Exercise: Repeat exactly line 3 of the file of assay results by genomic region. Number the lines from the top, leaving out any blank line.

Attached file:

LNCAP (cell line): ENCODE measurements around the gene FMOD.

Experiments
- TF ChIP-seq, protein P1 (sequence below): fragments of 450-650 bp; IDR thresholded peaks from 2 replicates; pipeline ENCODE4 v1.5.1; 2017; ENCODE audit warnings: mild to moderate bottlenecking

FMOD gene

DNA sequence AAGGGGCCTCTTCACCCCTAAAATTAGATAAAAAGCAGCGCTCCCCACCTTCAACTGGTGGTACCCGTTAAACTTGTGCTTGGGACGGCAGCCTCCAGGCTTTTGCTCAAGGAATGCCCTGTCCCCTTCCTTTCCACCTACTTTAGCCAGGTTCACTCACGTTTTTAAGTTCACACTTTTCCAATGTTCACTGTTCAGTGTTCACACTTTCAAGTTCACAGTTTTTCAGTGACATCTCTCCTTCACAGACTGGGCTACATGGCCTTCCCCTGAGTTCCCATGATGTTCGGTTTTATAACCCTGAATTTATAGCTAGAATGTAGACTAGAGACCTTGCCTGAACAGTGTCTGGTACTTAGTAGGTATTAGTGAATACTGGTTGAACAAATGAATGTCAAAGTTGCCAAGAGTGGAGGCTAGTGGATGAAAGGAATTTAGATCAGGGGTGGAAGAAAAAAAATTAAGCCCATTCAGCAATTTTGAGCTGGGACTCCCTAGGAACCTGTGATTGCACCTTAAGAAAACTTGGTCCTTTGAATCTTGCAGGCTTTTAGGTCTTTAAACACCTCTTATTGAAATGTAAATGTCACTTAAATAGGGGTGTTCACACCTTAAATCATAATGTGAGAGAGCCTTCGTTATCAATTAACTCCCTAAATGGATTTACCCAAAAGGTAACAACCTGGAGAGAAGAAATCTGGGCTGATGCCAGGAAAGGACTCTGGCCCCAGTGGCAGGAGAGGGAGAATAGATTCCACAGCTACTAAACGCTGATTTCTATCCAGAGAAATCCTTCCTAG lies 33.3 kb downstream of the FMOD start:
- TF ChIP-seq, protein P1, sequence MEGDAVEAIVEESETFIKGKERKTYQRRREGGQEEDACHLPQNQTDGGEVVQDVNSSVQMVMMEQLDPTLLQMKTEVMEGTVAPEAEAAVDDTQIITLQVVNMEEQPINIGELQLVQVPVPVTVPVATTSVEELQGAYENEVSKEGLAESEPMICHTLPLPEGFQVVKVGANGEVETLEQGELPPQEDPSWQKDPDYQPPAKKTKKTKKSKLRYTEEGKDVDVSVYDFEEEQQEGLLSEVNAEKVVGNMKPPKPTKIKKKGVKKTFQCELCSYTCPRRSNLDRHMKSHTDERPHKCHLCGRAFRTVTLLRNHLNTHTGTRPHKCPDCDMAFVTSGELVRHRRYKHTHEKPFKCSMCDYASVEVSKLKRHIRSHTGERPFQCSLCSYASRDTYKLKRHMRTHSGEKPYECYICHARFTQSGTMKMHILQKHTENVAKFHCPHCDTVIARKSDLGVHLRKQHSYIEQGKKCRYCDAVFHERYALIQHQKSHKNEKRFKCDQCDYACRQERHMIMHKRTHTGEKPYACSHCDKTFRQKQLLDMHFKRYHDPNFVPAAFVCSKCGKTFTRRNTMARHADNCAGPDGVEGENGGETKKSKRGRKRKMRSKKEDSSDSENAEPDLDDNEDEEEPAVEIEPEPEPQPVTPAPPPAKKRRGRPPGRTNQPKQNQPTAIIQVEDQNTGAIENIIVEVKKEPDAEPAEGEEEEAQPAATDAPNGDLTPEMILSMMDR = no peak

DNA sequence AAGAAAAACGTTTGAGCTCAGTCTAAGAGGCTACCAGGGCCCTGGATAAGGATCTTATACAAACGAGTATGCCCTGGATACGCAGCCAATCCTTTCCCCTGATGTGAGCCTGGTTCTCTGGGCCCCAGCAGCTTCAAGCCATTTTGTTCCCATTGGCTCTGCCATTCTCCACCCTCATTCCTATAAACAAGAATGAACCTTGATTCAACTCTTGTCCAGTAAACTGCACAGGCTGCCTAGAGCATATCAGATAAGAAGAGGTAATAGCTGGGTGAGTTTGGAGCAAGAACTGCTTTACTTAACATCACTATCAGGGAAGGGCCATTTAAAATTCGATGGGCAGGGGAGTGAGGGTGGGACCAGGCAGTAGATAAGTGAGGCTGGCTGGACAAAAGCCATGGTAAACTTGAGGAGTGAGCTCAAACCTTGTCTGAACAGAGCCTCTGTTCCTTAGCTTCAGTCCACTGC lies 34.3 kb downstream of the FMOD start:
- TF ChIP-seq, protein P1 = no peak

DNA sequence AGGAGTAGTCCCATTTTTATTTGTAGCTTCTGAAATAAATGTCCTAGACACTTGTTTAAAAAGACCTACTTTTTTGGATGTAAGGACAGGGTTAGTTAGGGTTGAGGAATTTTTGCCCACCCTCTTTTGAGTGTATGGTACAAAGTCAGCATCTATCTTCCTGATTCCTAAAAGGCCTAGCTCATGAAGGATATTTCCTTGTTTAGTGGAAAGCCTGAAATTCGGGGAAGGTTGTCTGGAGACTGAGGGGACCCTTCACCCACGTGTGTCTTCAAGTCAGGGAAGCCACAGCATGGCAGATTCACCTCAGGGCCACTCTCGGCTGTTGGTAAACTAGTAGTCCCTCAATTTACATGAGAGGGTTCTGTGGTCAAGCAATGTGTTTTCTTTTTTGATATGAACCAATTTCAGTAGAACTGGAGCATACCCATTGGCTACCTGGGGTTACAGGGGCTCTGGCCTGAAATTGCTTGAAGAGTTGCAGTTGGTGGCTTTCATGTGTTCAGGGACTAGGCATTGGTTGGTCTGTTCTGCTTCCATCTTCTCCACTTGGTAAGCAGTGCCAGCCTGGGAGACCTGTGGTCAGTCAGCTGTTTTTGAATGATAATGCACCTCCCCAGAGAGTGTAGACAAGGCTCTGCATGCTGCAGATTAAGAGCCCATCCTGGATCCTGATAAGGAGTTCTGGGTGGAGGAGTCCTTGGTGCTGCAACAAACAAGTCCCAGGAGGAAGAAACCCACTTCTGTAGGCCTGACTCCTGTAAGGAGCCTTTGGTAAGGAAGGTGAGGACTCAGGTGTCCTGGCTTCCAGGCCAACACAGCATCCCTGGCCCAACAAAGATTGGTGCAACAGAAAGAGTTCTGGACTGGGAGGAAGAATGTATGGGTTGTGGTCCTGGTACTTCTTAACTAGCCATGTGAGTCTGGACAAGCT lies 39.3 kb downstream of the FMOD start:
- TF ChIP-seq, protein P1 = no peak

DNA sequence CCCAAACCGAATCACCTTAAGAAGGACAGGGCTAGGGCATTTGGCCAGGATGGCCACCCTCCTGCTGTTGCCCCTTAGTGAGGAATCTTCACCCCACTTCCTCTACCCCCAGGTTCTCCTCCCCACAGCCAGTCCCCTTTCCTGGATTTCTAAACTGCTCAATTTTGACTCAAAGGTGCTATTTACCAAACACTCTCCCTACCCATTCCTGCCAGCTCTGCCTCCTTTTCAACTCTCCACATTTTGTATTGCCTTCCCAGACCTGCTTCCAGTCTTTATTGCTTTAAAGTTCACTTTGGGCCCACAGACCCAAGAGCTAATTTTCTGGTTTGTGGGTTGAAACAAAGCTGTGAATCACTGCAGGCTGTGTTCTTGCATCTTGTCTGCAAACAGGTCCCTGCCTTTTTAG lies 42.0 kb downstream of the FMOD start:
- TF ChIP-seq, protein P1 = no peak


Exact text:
- TF ChIP-seq, protein P1 (sequence below): fragments of 450-650 bp; IDR thresholded peaks from 2 replicates; pipeline ENCODE4 v1.5.1; 2017; ENCODE audit warnings: mild to moderate bottlenecking